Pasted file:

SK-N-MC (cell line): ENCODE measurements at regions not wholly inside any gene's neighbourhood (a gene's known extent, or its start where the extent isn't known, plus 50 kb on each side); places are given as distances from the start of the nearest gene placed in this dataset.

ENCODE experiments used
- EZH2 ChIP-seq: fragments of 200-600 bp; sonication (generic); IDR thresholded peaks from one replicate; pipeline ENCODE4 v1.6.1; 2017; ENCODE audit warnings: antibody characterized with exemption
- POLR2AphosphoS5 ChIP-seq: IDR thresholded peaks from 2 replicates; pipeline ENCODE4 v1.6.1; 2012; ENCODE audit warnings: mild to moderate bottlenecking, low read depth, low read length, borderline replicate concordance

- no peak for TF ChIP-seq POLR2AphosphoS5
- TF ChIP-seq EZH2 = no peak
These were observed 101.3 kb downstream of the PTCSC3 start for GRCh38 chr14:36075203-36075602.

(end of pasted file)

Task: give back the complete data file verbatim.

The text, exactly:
SK-N-MC (cell line): ENCODE measurements at regions not wholly inside any gene's neighbourhood (a gene's known extent, or its start where the extent isn't known, plus 50 kb on each side); places are given as distances from the start of the nearest gene placed in this dataset.

ENCODE experiments used
- EZH2 ChIP-seq: fragments of 200-600 bp; sonication (generic); IDR thresholded peaks from one replicate; pipeline ENCODE4 v1.6.1; 2017; ENCODE audit warnings: antibody characterized with exemption
- POLR2AphosphoS5 ChIP-seq: IDR thresholded peaks from 2 replicates; pipeline ENCODE4 v1.6.1; 2012; ENCODE audit warnings: mild to moderate bottlenecking, low read depth, low read length, borderline replicate concordance

- no peak for TF ChIP-seq POLR2AphosphoS5
- TF ChIP-seq EZH2 = no peak
These were observed 101.3 kb downstream of the PTCSC3 start for GRCh38 chr14:36075203-36075602.